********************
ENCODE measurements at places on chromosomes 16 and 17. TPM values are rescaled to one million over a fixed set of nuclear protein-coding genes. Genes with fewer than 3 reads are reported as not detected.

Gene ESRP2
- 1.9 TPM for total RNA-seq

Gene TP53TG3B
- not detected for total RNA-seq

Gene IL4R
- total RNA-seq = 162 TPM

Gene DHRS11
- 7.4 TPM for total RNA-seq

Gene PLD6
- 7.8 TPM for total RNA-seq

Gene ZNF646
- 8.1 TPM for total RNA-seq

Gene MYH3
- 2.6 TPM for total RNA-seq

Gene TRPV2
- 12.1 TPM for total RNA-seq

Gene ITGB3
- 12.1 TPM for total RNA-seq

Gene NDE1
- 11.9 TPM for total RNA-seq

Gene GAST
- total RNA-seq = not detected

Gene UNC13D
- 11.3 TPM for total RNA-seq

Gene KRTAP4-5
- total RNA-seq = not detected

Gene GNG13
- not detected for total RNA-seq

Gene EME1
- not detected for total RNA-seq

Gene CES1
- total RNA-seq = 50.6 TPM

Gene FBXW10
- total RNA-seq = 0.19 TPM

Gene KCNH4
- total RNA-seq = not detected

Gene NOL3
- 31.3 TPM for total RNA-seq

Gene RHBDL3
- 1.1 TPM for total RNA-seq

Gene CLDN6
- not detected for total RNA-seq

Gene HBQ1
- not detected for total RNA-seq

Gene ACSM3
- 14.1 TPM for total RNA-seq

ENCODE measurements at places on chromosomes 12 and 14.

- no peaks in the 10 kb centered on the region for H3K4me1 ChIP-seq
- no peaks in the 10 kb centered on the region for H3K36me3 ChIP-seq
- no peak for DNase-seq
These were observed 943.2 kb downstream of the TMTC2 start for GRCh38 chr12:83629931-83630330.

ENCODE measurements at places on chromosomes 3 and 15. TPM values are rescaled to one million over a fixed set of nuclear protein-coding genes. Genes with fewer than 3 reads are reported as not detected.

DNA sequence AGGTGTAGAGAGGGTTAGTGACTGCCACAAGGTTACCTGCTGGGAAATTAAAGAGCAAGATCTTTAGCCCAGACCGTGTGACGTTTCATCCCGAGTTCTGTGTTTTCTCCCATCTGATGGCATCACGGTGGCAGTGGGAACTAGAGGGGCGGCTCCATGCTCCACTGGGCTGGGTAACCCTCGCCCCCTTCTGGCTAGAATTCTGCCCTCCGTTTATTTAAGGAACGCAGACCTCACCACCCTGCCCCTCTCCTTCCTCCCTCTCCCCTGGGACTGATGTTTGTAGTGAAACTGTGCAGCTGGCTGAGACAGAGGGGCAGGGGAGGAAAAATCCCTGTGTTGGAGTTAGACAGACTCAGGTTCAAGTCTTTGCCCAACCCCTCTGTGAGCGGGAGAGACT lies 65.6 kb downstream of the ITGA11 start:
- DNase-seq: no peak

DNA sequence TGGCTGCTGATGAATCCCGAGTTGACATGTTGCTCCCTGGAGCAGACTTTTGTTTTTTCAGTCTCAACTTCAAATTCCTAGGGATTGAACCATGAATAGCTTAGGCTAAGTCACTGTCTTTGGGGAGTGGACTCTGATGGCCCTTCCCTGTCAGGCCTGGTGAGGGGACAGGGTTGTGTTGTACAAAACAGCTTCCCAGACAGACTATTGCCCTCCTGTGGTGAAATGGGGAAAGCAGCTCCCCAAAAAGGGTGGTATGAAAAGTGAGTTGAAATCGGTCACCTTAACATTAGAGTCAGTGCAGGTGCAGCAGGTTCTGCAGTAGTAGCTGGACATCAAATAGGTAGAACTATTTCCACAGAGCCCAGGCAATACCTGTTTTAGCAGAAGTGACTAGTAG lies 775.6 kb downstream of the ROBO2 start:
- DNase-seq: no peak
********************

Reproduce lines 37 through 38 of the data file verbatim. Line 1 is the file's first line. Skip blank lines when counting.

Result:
- total RNA-seq = not detected

Gene NOL3